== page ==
Clarence Packham graduated through Norwood juniors to Norwood Seconds, where in 1910 he won the Carr Medal as the best all-round footballer in that grade. He eventually made his League against Sturt on 11th June 1910. He was a ruckman/follower, described by his peers as being highly skilled.
At the Norwood Annual General Meeting in March 1914, the President said of him, “A brilliant follower [who] also won the President’s Prize for the best all-round player in the club.”
He was rewarded in 1915 by being made club captain and coach and went on to win the club’s best and fairest the same year.
Typical of the news reports of the time was one written after a game against North Adelaide in May 1915 “Packham (ruck) shone out with magnificent marking... his play was clean and brilliant.”
Unfortunately for Packham, he entered the league side when Norwood was experiencing its first slump in their history, coming seventh four years in a row. Towards the end of his illustrious career the team’s fortunes changed. Clarence played in successive grand finals in 1920 and 1921 only to be on the losing side each time.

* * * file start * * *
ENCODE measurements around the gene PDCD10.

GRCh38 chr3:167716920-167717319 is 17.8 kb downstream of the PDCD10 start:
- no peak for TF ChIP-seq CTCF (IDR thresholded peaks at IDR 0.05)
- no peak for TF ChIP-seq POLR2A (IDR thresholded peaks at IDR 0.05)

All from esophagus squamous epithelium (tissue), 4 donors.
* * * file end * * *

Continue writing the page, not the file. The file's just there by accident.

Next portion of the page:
In the 1920 Grand Final it was reported that an early injury to Packham turned the tide of the match. One reporter wrote “Packham who had been doing great work in ruck was injured in a collision and was carried off the field on a stretcher. Norwood seemed discouraged by this accident to Packham.”
Clarence continued for two more seasons which were Norwood premiership years but injury in 1922 and influenza in 1923 prevented him from playing in either grand final.
Nonetheless, 104 games, 60 goals and captain coach in 1915 ensured he deservedly received Club Life Membership.
B Ridge Feb 2014